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Patience needed at the base of the pyramid

Michael Jarvis's picture

Webcoveroutreachjun08newsizeDiscussion of business models targeting the poor as producers and consumers often centers on the same limited number of examples. Why are more initiatives not going to scale or getting noticed? In part, we may simply have unreasonable expectations. Market innovations from the Post It Note to bagless vacuum cleaners took years to come to market and win over consumers.  If the normal R&D time frame is 7-10 years, why should we expect base of the pyramid models to deliver results in 6-12 months? Analysis, such as that of the BoP Protocol from the team at Cornell University, suggests adapting existing models is not enough. Total innovation is best to build new markets with the poor. That takes time.

This R&D issue was raised repeatedly by faculty and participants during the new executive program Inclusive and Sustainable Business: Creating Markets with the Poor run by the World Bank Institute (WBI) in Washington last week. The course brought together mostly MNC and national firm management to dive deep into aligning the corporate and development agendas at the BoP. While recent surveys point to the lead of local firms in this area (see Ryan’s recent post), it was reassuring to see the interest and enthusiasm from multinationals to better understand this market. During the week a wide ranging of examples were discussed, including those involving the World Bank Group such as Lighting Africa. The latest edition of WBI’s Development Outreach magazine (pictured), launched during the courses, focuses on business and poverty and collects together 13 cases together with an overview developed with leading business schools.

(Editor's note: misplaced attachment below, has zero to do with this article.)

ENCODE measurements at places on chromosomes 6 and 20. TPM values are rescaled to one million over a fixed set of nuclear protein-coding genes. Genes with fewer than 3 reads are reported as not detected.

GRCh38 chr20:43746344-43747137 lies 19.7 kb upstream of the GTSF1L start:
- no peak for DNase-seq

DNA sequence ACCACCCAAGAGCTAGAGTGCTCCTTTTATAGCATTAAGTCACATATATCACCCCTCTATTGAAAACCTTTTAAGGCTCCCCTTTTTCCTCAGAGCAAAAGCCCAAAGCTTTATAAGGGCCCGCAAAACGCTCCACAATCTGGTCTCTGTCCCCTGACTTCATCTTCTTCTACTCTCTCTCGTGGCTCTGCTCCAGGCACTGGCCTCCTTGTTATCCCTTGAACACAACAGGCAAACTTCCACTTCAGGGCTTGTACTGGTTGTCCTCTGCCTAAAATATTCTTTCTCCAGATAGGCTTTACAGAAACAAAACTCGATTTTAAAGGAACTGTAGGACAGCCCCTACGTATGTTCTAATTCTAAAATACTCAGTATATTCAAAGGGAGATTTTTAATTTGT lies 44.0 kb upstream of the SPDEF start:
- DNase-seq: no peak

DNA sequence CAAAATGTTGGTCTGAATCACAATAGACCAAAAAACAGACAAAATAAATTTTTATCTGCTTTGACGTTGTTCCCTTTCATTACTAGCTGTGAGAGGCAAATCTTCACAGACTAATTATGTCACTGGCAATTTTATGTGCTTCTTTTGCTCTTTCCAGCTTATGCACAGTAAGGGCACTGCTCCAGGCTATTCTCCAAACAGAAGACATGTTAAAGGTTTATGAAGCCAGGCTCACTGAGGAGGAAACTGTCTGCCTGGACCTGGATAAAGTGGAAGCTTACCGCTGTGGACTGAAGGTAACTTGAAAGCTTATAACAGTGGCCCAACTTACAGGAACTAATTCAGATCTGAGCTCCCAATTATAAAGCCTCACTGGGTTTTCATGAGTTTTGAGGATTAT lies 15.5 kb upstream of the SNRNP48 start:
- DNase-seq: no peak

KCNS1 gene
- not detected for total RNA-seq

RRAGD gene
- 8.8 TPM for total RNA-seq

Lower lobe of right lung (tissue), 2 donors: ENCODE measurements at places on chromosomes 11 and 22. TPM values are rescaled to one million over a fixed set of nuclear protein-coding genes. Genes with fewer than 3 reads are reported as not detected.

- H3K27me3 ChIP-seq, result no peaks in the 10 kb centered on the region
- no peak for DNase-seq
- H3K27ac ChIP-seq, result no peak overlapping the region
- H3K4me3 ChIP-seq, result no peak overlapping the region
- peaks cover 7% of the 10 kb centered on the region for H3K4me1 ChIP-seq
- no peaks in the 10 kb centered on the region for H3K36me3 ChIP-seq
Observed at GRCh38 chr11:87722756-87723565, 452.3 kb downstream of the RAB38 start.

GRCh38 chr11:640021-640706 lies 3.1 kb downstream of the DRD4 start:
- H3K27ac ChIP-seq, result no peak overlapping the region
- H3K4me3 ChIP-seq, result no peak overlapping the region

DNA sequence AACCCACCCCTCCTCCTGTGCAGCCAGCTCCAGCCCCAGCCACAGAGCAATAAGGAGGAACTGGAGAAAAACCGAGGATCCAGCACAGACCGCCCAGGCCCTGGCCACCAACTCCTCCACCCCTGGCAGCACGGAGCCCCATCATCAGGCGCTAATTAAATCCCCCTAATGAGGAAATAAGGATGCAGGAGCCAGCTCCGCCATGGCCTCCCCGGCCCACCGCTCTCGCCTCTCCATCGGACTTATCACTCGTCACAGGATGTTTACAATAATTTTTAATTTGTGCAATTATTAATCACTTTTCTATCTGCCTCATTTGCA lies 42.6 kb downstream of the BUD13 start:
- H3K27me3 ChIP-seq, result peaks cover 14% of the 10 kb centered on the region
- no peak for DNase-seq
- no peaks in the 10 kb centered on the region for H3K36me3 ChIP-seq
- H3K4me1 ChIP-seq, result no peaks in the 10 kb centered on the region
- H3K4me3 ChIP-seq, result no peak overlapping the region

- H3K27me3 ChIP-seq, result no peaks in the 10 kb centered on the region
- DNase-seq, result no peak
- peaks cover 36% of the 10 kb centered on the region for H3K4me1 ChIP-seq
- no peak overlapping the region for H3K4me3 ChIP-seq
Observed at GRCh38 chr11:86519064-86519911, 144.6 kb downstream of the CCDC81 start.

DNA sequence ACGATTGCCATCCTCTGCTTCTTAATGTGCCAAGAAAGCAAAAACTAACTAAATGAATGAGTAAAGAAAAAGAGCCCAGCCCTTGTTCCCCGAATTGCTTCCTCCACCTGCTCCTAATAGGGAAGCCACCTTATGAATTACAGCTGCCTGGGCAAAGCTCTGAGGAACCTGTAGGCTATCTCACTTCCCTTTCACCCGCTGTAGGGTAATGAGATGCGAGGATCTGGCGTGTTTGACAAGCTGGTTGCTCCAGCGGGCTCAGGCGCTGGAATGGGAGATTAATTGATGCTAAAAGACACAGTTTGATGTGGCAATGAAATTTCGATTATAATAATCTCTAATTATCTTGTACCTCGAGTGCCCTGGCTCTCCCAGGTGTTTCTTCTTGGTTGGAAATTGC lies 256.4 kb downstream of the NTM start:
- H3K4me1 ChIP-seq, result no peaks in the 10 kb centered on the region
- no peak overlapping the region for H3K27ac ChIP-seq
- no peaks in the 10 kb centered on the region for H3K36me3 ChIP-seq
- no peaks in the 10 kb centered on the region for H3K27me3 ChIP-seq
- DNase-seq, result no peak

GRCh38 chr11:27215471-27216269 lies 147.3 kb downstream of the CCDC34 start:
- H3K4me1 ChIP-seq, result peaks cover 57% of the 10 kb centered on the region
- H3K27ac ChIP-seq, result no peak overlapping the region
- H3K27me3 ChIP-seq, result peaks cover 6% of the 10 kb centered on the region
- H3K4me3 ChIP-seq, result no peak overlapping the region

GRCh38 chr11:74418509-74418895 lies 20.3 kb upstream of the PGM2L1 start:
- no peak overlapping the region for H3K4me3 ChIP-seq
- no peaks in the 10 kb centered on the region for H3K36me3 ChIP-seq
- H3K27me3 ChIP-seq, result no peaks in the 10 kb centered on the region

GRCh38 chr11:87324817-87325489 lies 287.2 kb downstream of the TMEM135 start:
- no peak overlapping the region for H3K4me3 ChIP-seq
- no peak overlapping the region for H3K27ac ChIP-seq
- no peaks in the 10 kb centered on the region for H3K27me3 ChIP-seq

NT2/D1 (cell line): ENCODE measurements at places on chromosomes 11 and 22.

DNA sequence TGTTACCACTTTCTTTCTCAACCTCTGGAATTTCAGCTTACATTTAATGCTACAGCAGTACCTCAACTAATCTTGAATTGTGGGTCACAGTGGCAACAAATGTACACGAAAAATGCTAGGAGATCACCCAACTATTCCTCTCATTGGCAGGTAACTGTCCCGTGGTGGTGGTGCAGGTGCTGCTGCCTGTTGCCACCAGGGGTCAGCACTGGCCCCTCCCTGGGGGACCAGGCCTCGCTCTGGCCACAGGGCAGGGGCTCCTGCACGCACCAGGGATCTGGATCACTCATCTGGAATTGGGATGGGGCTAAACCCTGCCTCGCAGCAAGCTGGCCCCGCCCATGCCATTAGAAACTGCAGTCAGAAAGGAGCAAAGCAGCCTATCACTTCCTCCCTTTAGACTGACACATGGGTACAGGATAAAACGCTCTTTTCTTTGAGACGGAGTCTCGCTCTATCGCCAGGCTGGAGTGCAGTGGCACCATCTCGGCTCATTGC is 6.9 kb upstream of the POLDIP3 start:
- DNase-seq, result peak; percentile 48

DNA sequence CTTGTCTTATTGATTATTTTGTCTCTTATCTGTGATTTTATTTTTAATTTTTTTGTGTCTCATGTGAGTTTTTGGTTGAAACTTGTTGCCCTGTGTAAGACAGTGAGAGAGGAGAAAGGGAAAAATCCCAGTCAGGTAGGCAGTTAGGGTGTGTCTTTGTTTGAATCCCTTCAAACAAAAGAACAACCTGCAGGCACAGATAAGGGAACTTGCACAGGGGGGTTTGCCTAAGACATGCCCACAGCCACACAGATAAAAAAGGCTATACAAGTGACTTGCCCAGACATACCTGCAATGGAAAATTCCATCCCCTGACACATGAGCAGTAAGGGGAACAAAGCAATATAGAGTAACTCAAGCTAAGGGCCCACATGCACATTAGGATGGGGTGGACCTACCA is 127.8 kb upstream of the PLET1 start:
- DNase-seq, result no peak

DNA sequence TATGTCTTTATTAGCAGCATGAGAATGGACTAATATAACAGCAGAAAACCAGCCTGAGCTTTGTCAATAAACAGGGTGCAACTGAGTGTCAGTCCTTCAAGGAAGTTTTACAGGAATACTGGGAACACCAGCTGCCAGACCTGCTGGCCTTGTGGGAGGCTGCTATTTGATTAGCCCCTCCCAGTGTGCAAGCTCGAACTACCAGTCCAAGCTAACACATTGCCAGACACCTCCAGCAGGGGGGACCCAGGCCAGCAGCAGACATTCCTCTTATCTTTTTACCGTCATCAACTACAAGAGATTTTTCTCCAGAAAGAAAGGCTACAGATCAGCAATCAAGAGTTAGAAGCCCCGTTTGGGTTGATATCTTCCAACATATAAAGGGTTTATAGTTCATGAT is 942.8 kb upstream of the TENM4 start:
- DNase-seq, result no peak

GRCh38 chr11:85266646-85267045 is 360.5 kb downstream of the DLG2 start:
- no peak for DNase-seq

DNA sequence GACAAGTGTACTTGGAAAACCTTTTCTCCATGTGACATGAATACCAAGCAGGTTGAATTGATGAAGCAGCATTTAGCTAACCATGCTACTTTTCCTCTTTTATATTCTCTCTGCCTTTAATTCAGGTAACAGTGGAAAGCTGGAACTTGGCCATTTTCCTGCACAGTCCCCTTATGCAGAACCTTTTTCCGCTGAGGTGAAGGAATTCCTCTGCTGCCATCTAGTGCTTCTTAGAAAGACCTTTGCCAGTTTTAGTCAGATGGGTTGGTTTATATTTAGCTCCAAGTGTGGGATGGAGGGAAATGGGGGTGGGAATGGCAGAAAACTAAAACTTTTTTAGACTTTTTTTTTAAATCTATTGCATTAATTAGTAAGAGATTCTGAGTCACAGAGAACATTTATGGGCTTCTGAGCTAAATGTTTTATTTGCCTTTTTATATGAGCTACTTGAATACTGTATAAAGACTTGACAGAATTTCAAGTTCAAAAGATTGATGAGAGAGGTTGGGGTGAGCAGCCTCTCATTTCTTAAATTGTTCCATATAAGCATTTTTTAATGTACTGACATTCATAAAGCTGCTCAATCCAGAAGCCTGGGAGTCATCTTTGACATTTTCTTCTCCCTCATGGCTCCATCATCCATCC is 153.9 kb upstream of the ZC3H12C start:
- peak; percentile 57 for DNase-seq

Comments

Doesn’t this argument confuse a few things? First, the implicit argument is that innovative business models at the bottom of the pyramid would come from large corporations, since it is they who do a large part of formal R&D. Wouldn’t one rather expect innovative business models from start-ups or SMEs, who don’t have to fight not-invented-here syndromes and pointy haired bosses? Second, how many examples are there where innovative business models have been the result of formal R&D? Aren’t they rather the result of creative entrepreneurship? From the angle of conventional innovation research, shouldn’t one address innovative business models as a case of disruptive innovation, which, according to Clayton Christensen, is something that large corporations find consistently difficult to deal with? My suspicion is that there is a quite different obstacle to innovative business models at the BOP. It’s quite simple, really. There are rather few places on this planet that provide a really fertile environment for innovative business models. Silicon Valley is one of them. Many developing countries even battle to create an environment to replicate robust business models, and in fact discourage entrepreneurship. But even significant cuts in red tape wouldn’t create the kind of ecosystem that stimulates innovative entrepreneurship. In order to achieve that, one would have to complement the enabling environment approach with other types of activities which, unfortunately, seem to be little understood.

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